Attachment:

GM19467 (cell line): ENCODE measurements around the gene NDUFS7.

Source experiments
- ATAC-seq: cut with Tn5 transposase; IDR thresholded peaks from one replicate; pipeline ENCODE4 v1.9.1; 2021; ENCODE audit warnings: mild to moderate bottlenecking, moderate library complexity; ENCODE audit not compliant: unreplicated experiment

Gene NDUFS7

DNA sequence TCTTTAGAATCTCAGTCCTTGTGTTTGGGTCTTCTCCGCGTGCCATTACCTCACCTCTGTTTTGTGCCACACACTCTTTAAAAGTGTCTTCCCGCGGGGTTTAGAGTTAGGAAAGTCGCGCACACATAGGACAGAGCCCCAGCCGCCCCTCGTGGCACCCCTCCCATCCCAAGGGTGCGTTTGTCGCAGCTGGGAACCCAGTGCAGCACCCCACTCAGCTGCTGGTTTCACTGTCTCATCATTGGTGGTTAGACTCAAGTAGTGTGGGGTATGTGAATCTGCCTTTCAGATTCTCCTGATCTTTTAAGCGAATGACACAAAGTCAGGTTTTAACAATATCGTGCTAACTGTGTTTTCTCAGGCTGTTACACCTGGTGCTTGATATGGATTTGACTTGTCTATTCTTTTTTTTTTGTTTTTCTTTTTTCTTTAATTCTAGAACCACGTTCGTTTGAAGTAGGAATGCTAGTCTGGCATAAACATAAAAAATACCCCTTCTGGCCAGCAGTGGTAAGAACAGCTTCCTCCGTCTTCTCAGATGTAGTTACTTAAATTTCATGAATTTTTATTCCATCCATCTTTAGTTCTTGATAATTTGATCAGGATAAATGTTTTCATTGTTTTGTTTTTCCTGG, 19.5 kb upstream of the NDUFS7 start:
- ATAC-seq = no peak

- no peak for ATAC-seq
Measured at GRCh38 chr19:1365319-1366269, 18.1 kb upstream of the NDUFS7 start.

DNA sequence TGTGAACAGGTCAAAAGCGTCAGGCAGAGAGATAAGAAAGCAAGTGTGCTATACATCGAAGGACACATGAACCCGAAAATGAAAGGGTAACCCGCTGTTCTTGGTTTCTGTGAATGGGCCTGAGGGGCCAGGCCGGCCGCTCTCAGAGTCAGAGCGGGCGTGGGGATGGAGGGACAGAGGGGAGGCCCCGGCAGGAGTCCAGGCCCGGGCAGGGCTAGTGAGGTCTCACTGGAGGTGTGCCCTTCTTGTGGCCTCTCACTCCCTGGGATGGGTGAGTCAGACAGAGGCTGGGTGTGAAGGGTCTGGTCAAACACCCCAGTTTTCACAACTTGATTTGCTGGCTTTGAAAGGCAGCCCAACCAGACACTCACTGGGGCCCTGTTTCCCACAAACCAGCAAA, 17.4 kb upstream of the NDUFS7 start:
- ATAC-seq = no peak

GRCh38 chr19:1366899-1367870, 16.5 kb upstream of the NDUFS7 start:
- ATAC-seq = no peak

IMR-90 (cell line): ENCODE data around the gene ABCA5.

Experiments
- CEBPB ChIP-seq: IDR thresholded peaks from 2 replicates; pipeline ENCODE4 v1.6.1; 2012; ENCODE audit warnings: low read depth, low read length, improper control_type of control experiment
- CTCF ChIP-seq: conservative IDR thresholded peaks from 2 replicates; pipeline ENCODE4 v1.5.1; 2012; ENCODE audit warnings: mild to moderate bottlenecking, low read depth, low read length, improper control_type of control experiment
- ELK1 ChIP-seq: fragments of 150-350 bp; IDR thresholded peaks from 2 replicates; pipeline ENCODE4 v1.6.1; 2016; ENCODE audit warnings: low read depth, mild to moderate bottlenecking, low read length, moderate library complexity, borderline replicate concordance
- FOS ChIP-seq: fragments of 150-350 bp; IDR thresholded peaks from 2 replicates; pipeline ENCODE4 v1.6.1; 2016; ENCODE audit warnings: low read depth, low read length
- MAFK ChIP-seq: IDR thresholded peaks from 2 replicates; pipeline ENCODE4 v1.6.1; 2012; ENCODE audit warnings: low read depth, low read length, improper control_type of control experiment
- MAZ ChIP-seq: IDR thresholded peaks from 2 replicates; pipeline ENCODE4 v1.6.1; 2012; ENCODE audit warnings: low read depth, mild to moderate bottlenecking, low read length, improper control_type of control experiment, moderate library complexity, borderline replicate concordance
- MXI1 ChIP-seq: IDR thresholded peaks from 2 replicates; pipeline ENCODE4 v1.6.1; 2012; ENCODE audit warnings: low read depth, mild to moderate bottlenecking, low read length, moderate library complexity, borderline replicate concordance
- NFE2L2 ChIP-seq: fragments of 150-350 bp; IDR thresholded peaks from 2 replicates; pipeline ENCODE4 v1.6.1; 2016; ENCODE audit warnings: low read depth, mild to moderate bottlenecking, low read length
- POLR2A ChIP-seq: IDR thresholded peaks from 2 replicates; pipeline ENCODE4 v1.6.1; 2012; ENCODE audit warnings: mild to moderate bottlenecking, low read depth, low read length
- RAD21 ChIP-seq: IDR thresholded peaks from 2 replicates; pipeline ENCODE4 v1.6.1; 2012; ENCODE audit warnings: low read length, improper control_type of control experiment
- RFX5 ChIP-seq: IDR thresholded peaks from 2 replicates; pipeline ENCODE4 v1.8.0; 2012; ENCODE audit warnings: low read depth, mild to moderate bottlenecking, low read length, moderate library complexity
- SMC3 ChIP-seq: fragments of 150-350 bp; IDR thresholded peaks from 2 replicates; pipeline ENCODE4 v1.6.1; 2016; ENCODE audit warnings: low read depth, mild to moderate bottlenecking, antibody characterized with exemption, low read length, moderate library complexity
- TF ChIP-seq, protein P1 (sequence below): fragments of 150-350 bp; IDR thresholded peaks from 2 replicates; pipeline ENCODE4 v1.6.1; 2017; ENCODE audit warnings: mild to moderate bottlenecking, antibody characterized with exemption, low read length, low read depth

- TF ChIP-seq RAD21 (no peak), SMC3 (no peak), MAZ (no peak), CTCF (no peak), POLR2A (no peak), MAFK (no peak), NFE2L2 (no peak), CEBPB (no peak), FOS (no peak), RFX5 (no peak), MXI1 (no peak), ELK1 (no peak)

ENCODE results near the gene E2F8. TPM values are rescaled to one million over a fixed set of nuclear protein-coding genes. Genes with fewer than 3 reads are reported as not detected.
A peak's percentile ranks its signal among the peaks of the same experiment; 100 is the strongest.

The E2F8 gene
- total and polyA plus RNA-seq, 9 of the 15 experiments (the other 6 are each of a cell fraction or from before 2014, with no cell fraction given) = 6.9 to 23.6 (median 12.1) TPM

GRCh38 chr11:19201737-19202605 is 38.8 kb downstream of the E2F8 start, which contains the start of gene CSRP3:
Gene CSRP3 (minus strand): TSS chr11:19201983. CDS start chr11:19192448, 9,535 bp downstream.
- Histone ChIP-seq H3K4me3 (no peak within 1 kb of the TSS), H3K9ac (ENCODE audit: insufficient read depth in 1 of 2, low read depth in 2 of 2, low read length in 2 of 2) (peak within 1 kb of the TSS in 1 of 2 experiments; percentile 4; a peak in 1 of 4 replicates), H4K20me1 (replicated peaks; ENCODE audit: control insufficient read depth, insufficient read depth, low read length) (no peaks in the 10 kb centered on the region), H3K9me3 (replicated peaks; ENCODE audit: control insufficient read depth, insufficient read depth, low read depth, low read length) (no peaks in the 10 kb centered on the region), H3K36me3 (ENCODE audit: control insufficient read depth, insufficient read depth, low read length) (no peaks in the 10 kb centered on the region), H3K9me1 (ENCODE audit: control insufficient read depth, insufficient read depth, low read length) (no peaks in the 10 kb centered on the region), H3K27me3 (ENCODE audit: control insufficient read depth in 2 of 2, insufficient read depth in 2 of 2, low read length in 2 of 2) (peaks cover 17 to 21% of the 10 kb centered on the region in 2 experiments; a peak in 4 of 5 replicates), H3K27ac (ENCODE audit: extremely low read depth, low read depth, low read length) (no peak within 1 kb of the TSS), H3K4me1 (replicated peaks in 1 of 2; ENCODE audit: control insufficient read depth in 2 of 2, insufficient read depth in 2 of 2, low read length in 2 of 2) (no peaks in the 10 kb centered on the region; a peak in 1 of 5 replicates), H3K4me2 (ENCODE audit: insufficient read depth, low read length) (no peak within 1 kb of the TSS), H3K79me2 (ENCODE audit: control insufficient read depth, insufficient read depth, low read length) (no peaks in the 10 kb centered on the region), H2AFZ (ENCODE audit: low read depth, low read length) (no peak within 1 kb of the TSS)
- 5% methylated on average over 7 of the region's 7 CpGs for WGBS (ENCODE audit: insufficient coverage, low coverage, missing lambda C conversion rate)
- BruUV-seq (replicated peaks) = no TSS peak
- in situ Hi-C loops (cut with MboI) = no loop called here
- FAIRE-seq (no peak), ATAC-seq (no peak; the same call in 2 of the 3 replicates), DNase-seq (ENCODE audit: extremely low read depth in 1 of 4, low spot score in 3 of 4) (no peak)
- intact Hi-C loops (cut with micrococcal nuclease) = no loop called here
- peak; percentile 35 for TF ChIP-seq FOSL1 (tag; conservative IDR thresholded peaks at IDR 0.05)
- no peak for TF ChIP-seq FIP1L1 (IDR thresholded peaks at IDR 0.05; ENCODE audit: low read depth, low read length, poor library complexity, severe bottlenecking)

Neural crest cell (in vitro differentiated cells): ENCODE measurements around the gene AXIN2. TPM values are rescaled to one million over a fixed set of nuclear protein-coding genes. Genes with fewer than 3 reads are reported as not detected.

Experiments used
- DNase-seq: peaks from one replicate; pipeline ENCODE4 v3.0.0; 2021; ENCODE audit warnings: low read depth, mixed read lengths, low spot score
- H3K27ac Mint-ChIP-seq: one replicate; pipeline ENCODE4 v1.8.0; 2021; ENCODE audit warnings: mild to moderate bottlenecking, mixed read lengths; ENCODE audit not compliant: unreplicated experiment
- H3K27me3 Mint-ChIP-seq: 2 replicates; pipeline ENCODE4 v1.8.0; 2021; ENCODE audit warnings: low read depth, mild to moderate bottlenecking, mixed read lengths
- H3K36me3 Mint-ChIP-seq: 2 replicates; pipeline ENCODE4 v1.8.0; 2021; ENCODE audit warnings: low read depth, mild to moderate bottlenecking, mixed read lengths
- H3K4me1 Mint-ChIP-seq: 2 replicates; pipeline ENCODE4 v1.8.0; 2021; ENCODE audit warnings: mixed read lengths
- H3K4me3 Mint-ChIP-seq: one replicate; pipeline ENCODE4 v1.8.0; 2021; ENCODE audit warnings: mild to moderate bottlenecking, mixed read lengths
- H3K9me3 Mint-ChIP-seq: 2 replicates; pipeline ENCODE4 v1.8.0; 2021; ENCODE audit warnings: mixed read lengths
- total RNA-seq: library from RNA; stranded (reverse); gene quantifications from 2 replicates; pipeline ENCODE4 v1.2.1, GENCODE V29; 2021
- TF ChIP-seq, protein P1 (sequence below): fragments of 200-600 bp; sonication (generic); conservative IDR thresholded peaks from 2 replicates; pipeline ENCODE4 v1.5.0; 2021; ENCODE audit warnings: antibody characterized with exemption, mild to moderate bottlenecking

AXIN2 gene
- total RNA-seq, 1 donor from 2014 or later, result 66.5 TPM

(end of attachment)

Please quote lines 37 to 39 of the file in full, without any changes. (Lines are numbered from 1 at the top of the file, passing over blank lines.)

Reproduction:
- BruUV-seq (replicated peaks) = no TSS peak
- in situ Hi-C loops (cut with MboI) = no loop called here
- FAIRE-seq (no peak), ATAC-seq (no peak; the same call in 2 of the 3 replicates), DNase-seq (ENCODE audit: extremely low read depth in 1 of 4, low spot score in 3 of 4) (no peak)